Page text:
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Movement Experiences for Children
KIN 366
Instructor: Dr. Shannon S.D. Bredin
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Plyometrics, known as jumping exercises, are traditionally used by athletes to build strength and power. It involves multiple muscular contractions and includes exercises that produce a lot of force in a short period of time such as jumping. Plyometrics include fundamental motor skills such as jumping which has a specific movement pattern and form the foundation for more specific movement activities (Gabbard, 2011). Some exercises are also classified as locomotor skills , which are movements that move an individual through space from one place to another (Gabbard, 2011). In the past, plyometrics were deemed unsafe for children due to the high stress on the body, but has since changed its views.


Plyometric exercises are ranked by intensity. There are hundreds of possible exercises. This page will list possible plyometrics based off motor skill development and are suitable for children who have developed the appropriate skills.


Normally evident at 2 years, when child pushes off with one foot and lands on the other. Maximal height and distance not accomplished till around 5 (Gabbard, 2011). This exercise provides the element for more advanced jumping and sport skills.

Vertical Jump

A jump involving a two foot takeoff and landing with the goal of jumping as high as possible. Most children achieve mature characteristics at approximately age 5(Gabbard, 2011). A beginner jumper will show minimal crouch, arms at the middle of high guard position, slightly lean forward, and have quick flexion of the hips and knees (Gabbard, 2011).More mature vertical jump patterns include a better preparatory crouch where the hip, knees and ankles are flexed (Gabbard, 2011). It also uses an upward lift by the arms which starts and propels the child upward.

Standing long jump

This plyometric exercise involves a two foot take off and landing for horizontal distance. It is a fundamental jumping skill that involves more skill than the vertical jump because the angle of the body (Gabbard, 2011). A mature showing of this skill is usually not seen till age 6 (Gabbard, 2011). A mature execution involves a deep crouch and forward lean combined with swinging the arms forward and backward (Gabbard, 2011).Ineffective and immature jumpers may hold their arms at their side, flex their elbows, and not have much forward lean or crouch.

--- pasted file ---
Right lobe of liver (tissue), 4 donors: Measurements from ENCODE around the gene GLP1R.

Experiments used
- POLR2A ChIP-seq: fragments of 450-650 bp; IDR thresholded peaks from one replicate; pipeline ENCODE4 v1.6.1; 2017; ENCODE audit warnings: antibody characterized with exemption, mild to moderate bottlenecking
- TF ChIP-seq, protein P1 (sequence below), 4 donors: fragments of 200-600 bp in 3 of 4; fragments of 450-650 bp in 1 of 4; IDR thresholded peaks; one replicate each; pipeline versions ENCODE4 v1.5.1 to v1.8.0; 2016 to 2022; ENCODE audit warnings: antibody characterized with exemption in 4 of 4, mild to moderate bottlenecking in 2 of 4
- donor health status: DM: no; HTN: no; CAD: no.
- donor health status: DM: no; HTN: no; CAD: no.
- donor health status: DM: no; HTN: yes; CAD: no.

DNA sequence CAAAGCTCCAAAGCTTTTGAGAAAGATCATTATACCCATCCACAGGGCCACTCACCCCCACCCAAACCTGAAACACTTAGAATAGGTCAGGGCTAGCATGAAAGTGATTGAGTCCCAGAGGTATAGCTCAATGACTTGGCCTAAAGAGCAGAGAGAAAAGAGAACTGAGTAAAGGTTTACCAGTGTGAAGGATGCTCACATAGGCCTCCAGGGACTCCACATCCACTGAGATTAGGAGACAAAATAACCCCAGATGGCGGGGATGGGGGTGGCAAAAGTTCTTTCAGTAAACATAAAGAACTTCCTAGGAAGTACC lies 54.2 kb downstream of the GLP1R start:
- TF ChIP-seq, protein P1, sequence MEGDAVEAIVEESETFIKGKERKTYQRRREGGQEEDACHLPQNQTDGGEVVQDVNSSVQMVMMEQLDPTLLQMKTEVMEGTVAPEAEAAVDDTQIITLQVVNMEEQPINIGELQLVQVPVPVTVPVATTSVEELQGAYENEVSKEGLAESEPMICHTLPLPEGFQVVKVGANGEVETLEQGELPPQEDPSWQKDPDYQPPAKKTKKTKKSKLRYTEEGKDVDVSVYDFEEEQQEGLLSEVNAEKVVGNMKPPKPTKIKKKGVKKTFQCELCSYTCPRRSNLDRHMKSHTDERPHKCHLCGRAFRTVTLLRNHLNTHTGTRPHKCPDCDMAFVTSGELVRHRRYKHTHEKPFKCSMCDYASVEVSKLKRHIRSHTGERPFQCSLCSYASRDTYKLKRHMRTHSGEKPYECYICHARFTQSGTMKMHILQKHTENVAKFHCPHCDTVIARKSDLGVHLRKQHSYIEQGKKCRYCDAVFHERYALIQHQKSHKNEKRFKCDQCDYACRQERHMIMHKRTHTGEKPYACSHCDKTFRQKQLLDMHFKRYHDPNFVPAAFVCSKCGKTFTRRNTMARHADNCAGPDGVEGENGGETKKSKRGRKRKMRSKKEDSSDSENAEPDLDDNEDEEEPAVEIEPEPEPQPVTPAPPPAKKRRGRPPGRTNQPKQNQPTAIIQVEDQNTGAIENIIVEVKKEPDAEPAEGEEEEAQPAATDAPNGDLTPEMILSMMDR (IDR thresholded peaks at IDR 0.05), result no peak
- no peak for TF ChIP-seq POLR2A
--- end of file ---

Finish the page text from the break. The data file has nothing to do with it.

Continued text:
Hopping is a repetition of taking off on one foot and landing on the same foot. It requires vast leg strength, balance and a controlled movement compared to other jumping movements (Gabbard, 2011). Halverson and Williams (1985) found that children could not display advanced forms of hopping till age 6 or older (Gabbard, 2011).Researchers also found that females are able to advance this skill quicker than males (Gabbard, 2011). Immature attempts at hopping are typically jerky and have little flexion in the support leg. These hops also have poor arm opposition and have little elevation. However, as leg strength and balance improves, there is better arm action, improved leg flexion, and an improved speed of movement at the hip, knee and ankle of the supporting leg (Gabbard, 2011).


There are certain critiques and constraints against plyometrics for children and factors that can hinder the ability of a young child to be able to effectively participate in plyometrics.

Critiques/ Dangers

Plyometrics involve certain levels of physical strength, balance and flexibility to coordinate the movements. If done improperly, there is a higher risk of injuries due to the high levels of force generated. Possible injuries include joint pain, fractures, and tendinitis (Robinson, 2014). Another factor that increases the risk of injury is the volume and intensity of the exercises (Robinson 2014). A depth jump, which potentially places 10x the body weight on the individual’s joints, muscles and ligaments, is not recommended for developing children due to its intensity (McCambridge 2010). Higher level plyometric exercises should be avoided until greater strength levels are achieved. However, the myth of strength training and plyometrics stunting an adolescent’s growth is unwarranted. Data of well controlled/ designed studies show no effect on growth or epiphyseal plates (McCambridge, 2010). Nonetheless, there are constraints to plyometrics, which are factors that either facilitate or restrict development, and include individual, environmental, and task constraints (Gabbard, 2011).